FCC Chairman Ajit Pai said the inspector general found no evidence of impropriety or favoritism in the agency’s review of the proposed Sinclair-Tribune Merger.

Two House Democrats had asked the FCC’s inspector general to examine whether Pai was biased in favor of Sinclair Broadcast Group, which was seeking regulatory approval of a $3.9 billion acquisition of Tribune.

Reps. Frank Pallone and Elijah Cummings cited recent FCC decisions around local ownership that would benefit Sinclair, which had reportedly struck a deal to afford favorable coverage of President Donald Trump.

“I’m pleased that the Office of Inspector General has concluded that there was ‘no evidence, nor even the suggestion, of impropriety, unscrupulous behavior, favoritism towards Sinclair, or lack of impartiality related to the proposed Sinclair-Tribune Merger,'” Pai said in a statement.

Pai said he merely called on the FCC to update its outdated media ownership regulations to match the realities of the modern marketplace. He said he has long viewed allegations of favoritism as “absurd,” adding, “today’s report proves that Capitol Hill Democrats’ politically-motivated accusations were entirely baseless.”

The full document notes that after conducting a comprehensive investigation that included reviewing emails, phone records and visitor logs, the inspector general found no evidence of impropriety, favoritism towards Sinclair.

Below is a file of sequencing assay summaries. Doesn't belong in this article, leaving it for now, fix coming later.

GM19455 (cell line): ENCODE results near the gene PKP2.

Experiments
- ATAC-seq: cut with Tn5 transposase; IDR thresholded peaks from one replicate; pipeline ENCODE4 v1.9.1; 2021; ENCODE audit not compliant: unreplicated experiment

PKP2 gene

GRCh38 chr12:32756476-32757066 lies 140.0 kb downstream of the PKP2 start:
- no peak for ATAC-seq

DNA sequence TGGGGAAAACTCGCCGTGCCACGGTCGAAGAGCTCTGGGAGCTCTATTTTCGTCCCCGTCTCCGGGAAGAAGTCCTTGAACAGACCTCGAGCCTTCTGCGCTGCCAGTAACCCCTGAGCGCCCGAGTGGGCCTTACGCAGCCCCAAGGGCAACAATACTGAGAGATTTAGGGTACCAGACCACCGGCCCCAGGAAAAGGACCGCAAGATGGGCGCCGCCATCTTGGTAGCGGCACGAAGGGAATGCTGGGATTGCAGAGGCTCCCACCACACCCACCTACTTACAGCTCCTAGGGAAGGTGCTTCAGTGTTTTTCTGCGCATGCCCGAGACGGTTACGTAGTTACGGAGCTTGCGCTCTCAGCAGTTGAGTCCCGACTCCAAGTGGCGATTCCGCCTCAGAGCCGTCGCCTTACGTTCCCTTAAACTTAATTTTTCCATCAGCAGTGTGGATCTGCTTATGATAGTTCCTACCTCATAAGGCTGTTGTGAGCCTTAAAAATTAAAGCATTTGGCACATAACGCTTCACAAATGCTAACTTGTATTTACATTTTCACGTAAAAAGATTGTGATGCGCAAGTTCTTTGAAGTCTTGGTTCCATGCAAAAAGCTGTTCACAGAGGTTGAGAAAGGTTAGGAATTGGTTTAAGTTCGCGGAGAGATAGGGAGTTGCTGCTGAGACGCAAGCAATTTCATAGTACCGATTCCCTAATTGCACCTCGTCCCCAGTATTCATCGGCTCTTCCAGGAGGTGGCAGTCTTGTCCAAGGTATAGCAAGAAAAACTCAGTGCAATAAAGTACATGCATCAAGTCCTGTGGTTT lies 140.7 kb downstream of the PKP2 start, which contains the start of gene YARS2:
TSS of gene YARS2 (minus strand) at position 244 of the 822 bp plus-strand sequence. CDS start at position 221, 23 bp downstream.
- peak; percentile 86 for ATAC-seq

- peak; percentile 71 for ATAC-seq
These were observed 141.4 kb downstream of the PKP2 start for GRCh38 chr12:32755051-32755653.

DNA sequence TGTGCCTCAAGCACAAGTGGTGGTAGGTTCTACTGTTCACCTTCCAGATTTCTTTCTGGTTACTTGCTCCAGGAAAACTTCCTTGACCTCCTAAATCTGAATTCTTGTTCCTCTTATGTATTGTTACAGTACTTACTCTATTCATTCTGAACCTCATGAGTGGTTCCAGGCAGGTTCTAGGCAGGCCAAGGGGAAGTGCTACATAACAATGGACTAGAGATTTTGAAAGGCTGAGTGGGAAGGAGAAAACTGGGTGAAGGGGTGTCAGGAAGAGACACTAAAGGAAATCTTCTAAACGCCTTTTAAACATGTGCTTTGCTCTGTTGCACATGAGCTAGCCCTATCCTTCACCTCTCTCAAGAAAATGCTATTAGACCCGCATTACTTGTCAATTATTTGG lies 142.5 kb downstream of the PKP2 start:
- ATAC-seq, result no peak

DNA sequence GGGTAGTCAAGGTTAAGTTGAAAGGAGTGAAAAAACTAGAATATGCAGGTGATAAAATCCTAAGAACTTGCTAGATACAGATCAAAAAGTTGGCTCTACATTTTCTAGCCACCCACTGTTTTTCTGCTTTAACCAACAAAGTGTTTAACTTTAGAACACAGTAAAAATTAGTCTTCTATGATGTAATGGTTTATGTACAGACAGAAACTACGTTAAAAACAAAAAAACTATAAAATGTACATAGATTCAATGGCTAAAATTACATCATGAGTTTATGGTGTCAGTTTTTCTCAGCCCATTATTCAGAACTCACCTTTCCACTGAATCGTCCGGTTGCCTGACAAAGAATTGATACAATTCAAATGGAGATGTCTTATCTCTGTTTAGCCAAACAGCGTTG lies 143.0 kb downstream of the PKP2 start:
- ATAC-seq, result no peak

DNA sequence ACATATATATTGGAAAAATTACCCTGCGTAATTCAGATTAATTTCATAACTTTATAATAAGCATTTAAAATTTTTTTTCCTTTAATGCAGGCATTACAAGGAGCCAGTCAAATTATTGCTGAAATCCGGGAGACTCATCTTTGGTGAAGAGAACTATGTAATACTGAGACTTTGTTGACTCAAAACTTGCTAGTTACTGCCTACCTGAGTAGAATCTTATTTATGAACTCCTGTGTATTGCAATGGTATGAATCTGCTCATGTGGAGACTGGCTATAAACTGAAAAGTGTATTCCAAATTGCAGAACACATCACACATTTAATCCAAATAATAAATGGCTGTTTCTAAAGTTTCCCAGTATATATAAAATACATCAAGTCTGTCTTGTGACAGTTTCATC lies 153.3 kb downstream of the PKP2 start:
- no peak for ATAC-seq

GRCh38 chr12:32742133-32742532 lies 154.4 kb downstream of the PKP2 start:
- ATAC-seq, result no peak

“When asked specific questions as to whether any actions that ultimately may have inured to Sinclair’s benefit were influenced by any promises or threats either by Sinclair or any other entity, including President Trump or the Executive Office of President, the Chairman unequivocally replied in the negative,” Inspector General David Hunt wrote, adding, “We have found no evidence that would lead us to question these responses.”

Hunt singles out Pai’s recommendation to send the deal through a lengthy administrative review process, citing  “serious concerns” about the merger.”  The inspector general called that decision —widely viewed as a deal-killer — as “evidence that the Chairman did not engage in any favoritism toward Sinclair.”

Trump criticized the decision as “Sad and unfair.”

The combination would have brought Sinclair — with its must-run packages of commentary — to 72% of American households.